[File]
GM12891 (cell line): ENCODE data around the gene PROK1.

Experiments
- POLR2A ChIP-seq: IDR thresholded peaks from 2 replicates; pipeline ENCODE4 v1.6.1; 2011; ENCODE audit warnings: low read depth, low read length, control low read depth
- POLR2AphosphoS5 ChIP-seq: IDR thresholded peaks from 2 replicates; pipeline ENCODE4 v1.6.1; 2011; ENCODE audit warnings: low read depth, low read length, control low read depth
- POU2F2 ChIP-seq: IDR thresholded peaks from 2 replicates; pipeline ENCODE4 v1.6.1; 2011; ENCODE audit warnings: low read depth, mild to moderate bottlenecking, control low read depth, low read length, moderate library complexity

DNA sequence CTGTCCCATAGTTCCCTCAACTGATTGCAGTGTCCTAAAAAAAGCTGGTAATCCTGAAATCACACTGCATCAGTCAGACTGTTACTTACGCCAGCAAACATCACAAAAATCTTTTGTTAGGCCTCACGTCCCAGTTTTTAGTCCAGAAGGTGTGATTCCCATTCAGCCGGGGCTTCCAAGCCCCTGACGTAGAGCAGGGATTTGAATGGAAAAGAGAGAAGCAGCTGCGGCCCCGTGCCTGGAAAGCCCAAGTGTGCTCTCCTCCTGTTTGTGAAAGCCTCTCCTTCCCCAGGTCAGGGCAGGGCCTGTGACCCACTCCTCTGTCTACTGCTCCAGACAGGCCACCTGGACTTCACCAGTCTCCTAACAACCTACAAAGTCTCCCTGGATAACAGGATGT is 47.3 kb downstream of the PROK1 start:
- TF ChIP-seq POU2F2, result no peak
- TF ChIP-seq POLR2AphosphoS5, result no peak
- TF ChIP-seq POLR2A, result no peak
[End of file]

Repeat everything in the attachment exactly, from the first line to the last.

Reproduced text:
GM12891 (cell line): ENCODE data around the gene PROK1.

Experiments
- POLR2A ChIP-seq: IDR thresholded peaks from 2 replicates; pipeline ENCODE4 v1.6.1; 2011; ENCODE audit warnings: low read depth, low read length, control low read depth
- POLR2AphosphoS5 ChIP-seq: IDR thresholded peaks from 2 replicates; pipeline ENCODE4 v1.6.1; 2011; ENCODE audit warnings: low read depth, low read length, control low read depth
- POU2F2 ChIP-seq: IDR thresholded peaks from 2 replicates; pipeline ENCODE4 v1.6.1; 2011; ENCODE audit warnings: low read depth, mild to moderate bottlenecking, control low read depth, low read length, moderate library complexity

DNA sequence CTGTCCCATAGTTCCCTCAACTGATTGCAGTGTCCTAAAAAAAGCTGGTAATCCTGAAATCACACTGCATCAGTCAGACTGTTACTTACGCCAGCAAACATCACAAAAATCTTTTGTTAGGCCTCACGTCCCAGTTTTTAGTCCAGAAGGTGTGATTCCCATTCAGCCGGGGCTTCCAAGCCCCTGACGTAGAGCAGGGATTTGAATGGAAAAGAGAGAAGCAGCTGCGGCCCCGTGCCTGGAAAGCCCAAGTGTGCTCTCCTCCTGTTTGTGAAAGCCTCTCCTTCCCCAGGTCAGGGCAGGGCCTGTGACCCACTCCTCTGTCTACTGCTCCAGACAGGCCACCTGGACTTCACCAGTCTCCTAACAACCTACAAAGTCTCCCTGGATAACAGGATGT is 47.3 kb downstream of the PROK1 start:
- TF ChIP-seq POU2F2, result no peak
- TF ChIP-seq POLR2AphosphoS5, result no peak
- TF ChIP-seq POLR2A, result no peak